Francisco Salzillo was a Spanish sculptor who spent most of his life in Murcia, Spain. Salzillo is considered to be one of the most imaginative representative artists of the 18th Century in Spain, and also one of the best sculptors of the Baroque discipline.
Francisco Salzillo was born in Murcia as the second of seven brothers. His father, Nicolás Salzillo, was actually an Italian sculptor but he had moved to Spain some years earlier. Tragically his father died in 1727, when Salzillo was only twenty years old. As a result, Francisco inherited his father's workshop which he took over as manager. However, Francisco maintained that it should be a family business and so his brothers José Antonio Salzillo and Patricio Salzillo worked alongside him.
Salzillo spent nearly his entire life in Murcia. It was where he was born, schooled, where he met his wife, Juana Vallejo y Taibilla, and had his two children. It is easy to see how and why he built up a name for himself there.
In fact, there is only one documented trip outside of Murcia which was undertaken by Salzillo, which was to Cartagena in order to draw the images of the Cuatros Santos in 1755. Even though he received an invite from the Count of Floridablanca to travel to Madrid, where he could probably have been introduced to the Royal Court and with some luck, could have become a Royal Court artist, Francisco Salzillo refused to go.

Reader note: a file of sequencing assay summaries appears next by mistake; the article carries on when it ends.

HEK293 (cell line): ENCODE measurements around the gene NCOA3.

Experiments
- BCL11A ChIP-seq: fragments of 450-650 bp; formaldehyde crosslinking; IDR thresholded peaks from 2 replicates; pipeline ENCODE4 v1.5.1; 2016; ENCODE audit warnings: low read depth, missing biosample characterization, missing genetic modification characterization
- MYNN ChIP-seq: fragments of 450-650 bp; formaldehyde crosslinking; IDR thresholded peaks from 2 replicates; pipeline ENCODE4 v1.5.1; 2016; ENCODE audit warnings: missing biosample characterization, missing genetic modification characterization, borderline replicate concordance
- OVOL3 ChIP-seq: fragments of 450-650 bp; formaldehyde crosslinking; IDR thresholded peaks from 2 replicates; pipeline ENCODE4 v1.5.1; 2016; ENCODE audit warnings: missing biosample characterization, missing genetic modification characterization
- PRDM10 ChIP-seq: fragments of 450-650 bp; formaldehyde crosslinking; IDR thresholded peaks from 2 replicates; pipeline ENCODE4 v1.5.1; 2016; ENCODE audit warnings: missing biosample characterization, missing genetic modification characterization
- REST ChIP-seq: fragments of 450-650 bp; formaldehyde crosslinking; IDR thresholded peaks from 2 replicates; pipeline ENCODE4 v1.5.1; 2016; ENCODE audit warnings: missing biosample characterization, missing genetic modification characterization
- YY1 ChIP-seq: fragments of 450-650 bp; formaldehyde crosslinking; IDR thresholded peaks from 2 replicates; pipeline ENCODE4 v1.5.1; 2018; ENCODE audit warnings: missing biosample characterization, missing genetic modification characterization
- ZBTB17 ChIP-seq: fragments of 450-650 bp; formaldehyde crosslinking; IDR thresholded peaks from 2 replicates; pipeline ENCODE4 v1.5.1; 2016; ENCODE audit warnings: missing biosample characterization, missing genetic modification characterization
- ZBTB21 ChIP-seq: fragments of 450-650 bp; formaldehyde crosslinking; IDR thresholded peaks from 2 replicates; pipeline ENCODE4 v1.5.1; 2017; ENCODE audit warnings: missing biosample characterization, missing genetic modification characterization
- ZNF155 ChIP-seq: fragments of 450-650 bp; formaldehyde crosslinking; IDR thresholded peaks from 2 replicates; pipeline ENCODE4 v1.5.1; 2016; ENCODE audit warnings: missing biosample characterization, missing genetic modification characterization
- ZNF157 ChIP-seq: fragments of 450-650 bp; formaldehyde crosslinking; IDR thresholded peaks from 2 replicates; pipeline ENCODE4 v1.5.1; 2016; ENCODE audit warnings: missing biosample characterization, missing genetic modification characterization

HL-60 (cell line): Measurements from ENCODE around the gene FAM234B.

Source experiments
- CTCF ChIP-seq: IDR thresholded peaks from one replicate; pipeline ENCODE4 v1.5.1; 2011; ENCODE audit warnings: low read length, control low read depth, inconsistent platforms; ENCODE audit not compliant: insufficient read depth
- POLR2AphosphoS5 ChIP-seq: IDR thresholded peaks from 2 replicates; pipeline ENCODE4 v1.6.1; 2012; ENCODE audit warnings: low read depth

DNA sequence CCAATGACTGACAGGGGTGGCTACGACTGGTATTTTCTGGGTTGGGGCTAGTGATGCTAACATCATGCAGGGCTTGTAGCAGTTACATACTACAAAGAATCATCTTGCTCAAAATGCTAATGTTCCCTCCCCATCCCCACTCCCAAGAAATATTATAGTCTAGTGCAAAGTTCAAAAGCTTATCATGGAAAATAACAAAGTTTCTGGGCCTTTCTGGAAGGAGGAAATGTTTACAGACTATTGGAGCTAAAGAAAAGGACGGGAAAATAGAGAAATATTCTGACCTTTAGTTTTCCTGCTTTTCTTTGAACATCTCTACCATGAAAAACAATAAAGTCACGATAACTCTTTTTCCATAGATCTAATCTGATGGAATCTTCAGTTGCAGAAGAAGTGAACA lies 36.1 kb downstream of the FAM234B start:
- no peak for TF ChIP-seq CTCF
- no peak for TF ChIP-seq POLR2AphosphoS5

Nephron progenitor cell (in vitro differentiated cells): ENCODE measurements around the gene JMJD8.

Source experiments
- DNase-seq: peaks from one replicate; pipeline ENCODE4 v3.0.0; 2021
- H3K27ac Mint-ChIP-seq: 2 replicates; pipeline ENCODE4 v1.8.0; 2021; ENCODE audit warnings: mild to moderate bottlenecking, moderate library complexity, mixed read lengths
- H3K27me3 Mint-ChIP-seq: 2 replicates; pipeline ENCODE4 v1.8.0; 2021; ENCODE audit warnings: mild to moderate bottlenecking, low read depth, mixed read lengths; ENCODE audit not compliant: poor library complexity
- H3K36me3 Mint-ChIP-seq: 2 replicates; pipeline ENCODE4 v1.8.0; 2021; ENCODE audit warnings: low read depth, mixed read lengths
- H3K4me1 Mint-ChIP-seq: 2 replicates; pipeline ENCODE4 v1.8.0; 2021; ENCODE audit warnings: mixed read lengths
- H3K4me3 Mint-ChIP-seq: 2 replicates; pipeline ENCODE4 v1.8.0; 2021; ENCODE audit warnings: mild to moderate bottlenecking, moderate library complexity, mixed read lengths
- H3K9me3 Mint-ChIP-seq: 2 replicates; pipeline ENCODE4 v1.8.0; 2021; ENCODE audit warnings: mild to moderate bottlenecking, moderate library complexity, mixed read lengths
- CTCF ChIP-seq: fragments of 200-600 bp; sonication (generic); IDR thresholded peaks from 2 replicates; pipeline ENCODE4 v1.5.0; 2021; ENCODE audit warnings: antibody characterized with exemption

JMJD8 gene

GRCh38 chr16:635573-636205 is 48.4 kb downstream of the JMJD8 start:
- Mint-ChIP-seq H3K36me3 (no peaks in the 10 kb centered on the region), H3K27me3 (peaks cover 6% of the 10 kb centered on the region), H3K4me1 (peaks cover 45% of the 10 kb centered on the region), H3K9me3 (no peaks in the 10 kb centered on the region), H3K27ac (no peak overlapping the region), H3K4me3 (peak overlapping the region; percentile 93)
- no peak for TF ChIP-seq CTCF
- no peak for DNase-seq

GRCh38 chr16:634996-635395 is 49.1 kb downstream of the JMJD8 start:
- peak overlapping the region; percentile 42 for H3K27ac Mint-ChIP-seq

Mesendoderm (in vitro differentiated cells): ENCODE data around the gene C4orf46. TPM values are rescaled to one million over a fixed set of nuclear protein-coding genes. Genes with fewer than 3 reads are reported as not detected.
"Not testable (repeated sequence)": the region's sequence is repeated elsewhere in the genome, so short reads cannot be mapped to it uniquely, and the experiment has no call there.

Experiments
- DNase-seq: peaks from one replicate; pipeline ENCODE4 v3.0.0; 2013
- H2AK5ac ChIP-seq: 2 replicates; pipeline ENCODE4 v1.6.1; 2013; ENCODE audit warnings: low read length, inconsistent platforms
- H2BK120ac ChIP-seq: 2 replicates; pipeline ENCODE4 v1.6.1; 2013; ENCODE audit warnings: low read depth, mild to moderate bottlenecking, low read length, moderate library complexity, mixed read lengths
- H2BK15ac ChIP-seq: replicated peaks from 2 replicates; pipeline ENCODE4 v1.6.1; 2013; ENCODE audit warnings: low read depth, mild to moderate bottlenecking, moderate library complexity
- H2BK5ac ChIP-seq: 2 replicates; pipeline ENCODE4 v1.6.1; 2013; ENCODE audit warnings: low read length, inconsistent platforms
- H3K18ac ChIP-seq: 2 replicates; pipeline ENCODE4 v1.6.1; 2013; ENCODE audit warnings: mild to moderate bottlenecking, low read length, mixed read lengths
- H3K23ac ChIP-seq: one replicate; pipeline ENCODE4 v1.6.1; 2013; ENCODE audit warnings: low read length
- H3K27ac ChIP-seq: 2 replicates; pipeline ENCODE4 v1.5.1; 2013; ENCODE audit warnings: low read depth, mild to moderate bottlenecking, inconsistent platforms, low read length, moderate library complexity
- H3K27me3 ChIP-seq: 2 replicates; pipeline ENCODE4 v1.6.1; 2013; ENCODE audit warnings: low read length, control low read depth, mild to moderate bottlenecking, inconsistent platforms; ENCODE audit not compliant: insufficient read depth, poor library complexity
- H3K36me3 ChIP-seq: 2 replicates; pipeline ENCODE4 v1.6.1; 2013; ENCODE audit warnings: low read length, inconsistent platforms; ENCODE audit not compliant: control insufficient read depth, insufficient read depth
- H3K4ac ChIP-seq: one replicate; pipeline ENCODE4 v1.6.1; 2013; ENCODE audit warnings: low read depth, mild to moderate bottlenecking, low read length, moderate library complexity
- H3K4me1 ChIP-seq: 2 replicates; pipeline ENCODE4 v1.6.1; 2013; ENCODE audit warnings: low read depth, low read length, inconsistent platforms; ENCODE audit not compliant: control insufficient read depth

However, despite living and working only in Murica, Salzillo actually received many commissions in his hometown of Murcia as well as the surrounding provinces of Alicante, Almería and Albacete for churches and convents. In 1755, Francisco Salzillo was named the 'Escultor Oficial del Concejo de Murcia e inspector de pintura y escultura' (The Official Sculptor of the Mucia Council and Inspector of Art and Sculpture).
In 1763, Salzillo's wife died which led to Salzillo spending a lot more time with local intellectuals and artists. Together they created the 'Real Sociedad Económica de Amigos del País de Murcia' (The Royal Economic Society of the Friends of the Country of Murcia), and later the 'Escuela Patriótica de Dibujo' (The Patriotic School of Drawing), of which Francisco Salzillo became the first director.
Salzillo's style changed over his career from Rococo to Neoclassicalism. However, all of his work was religiously themed and had a heavy Italian Baroque influence which is most likely to have come from his father, the Italian sculptor. His Neoclassical style began to emerge in 1776, when he produced 'Pretorio en Casa de Pilatos' (Pretoria in the House of Pilatos) among other works.
The most famous work by Francisco Salzillo is 'El Belén' (The Nativity Scene) which was completed in 1776. 'El Belén' details the entire story of the birth of Christ. It is composed of 556 figurines, ranging from 25 to 30 cm in height, which are made from a mixture of clay, wood and card. 'El Belén' was so famous that it has travelled around many countries, appearing in exhibitions such as the 1998 exhibition at the Royal Palace in Madrid and the 1999 exhibition in Vatican City.
Francisco Salzillo's material of choice for his sculptures was polychromed wood. Unlike his counterparts at the time, Salzillo preferred to create sculptures that were more natural and of a supreme beauty, rather than creating over dramatic scenes.
Salzillo set up his own school, the 'Escuela Murciana de Escultura' (Murcian School of Architecture), which still exists today. Its students have continued to replicate Salzillo's style over the centuries in order to preserve it in today's culture.
If you want to study this sculptor's work today, the best place to go is the Salzillo Museum, in Murcia. Or you could visit one of the many churches where his works are on display.